The return of Jun Kaneko’s version of “Madama Butterfly” to the Opera Omaha stage should strike a note of anticipation — to see Puccini’s beloved classic in its fresh artistic glory.
Whether you’re a savvy opera-goer or a newcomer to the experience, you’ll be captivated not only by the memorable score but also by the vivid sets and costumes by the Omaha-based artist.
Local audiences first saw the critically acclaimed Kaneko version at the Orpheum Theater in 2006 and again in 2011. When “Butterfly” returns Nov. 1 and 3, the production will be even more noteworthy, with a new cast and added costumes and new scenery created in partnership with San Francisco Opera, joint owner of the production with Opera Omaha.
Ten things you might not know about “Madama Butterfly”
1 “Madama Butterfly” bombed at its premiere at La Scala in Italy on Feb.17, 1904. The failure was partly blamed on Puccini completing it late, resulting in inadequate rehearsal time. In light of its poor reception, Puccini withdrew the opera and undertook several large-scale rewrites that culminated in the fifth version, commonly known as the Standard Version, now one of the Top 10 operas worldwide. It’s an achingly beautiful story of a young wife and mother named Cio-Cio-San, in Nagasaki, Japan, in 1904. She awaits the return of her beloved B.F. Pinkerton, a lieutenant in the U.S. Navy. When his ship finally does come in, her dreams break along with her heart.
2 Opera Omaha will introduce a debut cast of stellar artists with international acclaim, many of whom have made “Butterfly” their signature work.
3 This nationally acclaimed production was Kaneko’s first venture into opera. Since its first performance at Opera Omaha in 2006, it has been performed in San Francisco, Washington, D.C., Atlanta and Philadelphia, among others. Kaneko has since designed productions of two more operas: Mozart’s “Magic Flute” and Beethoven’s “Fidelio.”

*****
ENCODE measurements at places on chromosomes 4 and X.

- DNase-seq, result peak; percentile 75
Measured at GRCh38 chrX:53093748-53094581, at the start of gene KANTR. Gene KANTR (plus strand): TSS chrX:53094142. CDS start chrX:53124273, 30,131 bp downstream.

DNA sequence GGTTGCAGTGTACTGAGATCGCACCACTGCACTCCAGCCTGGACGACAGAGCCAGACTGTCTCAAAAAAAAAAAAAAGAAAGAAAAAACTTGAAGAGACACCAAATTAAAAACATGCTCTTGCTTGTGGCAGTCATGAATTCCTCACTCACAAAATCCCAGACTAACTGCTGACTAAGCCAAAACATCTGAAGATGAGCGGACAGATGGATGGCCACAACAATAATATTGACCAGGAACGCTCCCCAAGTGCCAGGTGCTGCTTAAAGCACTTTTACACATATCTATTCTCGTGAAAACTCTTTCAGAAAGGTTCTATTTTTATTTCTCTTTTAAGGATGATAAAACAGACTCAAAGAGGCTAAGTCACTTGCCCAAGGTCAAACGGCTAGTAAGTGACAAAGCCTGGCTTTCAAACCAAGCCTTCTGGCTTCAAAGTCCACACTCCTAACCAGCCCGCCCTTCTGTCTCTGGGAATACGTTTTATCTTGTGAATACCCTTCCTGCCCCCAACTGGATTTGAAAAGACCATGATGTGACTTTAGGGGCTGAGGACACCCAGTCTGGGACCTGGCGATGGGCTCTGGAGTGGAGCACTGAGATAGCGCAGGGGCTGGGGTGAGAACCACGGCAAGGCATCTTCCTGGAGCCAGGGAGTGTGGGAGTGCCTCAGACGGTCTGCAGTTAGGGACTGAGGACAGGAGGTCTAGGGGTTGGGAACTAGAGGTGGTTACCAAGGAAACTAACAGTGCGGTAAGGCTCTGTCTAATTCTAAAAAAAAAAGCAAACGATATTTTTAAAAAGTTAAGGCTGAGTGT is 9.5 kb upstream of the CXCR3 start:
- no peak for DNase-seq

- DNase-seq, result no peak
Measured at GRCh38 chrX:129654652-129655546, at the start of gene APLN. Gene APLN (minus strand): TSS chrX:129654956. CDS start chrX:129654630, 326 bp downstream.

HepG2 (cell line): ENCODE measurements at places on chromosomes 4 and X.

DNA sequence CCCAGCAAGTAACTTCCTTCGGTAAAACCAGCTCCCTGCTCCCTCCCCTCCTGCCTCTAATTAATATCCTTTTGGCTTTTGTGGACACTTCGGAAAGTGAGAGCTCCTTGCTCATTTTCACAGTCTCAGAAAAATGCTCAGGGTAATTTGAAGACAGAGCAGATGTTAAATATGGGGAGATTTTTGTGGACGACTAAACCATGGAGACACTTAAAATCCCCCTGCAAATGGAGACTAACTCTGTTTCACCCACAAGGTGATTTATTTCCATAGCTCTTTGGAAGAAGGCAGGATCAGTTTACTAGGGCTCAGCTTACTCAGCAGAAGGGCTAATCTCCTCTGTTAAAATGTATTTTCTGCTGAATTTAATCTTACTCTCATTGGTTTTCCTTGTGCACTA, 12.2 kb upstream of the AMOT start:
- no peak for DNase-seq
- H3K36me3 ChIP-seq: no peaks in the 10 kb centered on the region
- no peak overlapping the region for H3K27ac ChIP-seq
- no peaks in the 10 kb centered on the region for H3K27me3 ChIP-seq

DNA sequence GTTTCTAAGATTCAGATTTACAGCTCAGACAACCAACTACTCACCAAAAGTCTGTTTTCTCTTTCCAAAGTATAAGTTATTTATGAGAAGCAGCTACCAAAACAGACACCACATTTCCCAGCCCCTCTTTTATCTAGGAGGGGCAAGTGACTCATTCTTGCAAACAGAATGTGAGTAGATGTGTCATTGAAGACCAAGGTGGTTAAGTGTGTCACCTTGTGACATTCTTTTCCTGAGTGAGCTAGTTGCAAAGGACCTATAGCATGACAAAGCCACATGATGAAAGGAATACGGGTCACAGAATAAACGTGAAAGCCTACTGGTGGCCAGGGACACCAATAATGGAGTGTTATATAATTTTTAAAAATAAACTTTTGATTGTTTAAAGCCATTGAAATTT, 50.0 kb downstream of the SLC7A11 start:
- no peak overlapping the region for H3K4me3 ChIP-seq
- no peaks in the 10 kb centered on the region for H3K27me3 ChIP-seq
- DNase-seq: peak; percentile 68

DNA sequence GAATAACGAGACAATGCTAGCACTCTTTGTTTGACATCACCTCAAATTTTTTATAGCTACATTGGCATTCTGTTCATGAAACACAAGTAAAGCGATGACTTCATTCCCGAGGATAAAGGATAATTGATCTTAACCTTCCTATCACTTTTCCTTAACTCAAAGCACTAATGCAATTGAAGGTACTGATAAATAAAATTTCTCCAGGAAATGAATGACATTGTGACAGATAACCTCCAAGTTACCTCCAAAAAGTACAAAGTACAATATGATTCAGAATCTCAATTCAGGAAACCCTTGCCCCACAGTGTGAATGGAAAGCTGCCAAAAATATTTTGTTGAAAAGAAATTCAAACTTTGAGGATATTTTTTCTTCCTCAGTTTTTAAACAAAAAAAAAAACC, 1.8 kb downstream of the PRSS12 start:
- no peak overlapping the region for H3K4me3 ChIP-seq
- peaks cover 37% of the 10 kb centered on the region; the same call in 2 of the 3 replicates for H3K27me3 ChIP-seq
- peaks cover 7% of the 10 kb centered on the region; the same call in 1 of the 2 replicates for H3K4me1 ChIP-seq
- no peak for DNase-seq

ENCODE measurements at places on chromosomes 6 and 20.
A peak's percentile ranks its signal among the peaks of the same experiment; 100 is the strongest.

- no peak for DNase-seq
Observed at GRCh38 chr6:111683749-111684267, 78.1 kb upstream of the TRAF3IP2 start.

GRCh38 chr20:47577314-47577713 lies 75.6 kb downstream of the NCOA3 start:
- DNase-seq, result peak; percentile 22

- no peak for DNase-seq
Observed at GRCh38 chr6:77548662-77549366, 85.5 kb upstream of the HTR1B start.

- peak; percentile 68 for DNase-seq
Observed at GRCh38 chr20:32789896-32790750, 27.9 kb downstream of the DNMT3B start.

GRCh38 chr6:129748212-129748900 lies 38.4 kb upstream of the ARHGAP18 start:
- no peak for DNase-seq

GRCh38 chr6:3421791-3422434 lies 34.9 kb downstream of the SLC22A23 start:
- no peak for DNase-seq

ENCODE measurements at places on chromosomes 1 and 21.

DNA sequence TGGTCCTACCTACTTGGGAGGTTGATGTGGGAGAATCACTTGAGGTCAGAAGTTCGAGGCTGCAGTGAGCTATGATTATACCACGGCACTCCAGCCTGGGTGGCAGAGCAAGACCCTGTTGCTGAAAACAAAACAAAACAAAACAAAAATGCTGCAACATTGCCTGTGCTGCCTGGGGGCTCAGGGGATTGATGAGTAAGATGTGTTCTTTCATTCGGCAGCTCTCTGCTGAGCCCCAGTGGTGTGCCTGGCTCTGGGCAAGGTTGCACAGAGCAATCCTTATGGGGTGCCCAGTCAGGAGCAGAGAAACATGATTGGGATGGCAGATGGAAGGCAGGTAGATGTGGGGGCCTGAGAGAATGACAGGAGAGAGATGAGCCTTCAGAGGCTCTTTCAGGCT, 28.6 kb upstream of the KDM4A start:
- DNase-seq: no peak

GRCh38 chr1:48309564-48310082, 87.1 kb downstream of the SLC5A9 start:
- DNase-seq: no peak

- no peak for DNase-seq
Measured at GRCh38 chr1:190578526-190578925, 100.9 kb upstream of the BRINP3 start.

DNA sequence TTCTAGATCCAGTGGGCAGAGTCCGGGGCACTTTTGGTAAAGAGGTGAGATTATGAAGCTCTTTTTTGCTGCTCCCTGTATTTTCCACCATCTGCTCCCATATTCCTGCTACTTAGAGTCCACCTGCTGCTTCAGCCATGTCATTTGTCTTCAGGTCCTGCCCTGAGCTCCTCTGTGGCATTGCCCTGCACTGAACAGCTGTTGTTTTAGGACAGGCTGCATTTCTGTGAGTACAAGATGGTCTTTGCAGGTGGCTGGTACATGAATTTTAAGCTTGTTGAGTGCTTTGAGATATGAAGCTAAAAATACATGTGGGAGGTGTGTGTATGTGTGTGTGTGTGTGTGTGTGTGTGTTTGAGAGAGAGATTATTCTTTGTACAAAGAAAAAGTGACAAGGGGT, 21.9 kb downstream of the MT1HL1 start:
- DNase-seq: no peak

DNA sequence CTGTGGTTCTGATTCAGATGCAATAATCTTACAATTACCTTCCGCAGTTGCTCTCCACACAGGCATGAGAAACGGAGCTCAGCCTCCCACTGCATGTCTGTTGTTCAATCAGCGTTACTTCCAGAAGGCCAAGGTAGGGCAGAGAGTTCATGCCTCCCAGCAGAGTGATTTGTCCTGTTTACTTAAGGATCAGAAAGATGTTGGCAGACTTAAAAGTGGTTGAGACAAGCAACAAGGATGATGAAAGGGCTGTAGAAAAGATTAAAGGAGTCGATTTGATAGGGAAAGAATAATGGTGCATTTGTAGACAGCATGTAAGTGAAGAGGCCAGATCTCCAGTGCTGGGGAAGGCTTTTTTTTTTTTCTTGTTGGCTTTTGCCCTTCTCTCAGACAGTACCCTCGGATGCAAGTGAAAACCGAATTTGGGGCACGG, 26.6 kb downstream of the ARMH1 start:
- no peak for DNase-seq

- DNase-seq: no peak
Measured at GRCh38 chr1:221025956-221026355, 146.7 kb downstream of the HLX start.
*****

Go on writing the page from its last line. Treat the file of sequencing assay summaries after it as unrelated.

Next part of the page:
4 Puccini based his opera on the short story “Madame Butterfly” by American author John Luther Long, first published in 1898. This version was in turn based on the 1887 French novel “Madame Chrysanthème” by Pierre Loti. Long’s short story was also dramatized in a play by David Belasco called “Madame Butterfly: A Tragedy of Japan,” which Puccini saw in London in 1900.
5 There have been at least 14 other adaptations of the opera. Some well-known examples are “M. Butterfly,” a play by David Henry Hwang which opened on Broadway in 1988, winning the Tony Award for Best Play that year and the popular musical “Miss Saigon” by Claude-Michel Schönberg and Alain Boublil, which first appeared on Broadway in 1991.
6 The opera takes place during a very important period of Japanese history, called the Meiji era. Emperor Meiji was Japan’s emperor during a rapid period of industrialization after 1868, when the Meiji Resoration saw the reinstatement of imperial rule. Prior to this period, the shogun or political and military leaders, who had been dominated by the Tokugawa family since the 1630s, enacted sakoku, or a closed borders policy in the country. The restoration of 1868 ended this policy and began increasing Western influence in Japan. The country also transitioned from a feudal society, in which the working class provided labor for the samurai, the ruling class, to a capitalist society.
7 In “Madama Butterfly,” the protagonist Cio-Cio-San secretly converts from Buddhism to Christianity. Following the Meiji Restoration in 1868, which reenacted freedom of religion, Protestant missionaries in Japan grew. While they did not influence the religion of that many Japanese people, they did introduce Western customs. For example, more than 60% of Japanese weddings are performed Christian-style.
8 Puccini, who had expensive tastes, was believed to have more than $200 million at his death. A serious car accident in early 1903 slowed his progress in writing “Madama Butterfly.” He was recovering from a broken leg leading up to its premiere. Perhaps that explains the disastrous opening!
9 “Butterfly” did not return to La Scala for 112 years. Interestingly, when it did in 2016, the opera house chose to present the original version. This time, however, rather than boos it earned a 13-minute standing ovation.
10 Malcolm McLaren, stage manager for the Sex Pistols, released an electropop single in 1984 called “Madame Butterfly (un bel di vedremo),” which samples heavily from Cio-Cio-San’s most famous aria from the opera, “Un bel di,” and pairs it with synthesizers and drum machines. The song hit the Top 20 pop charts in both the United States and the United Kingdom.
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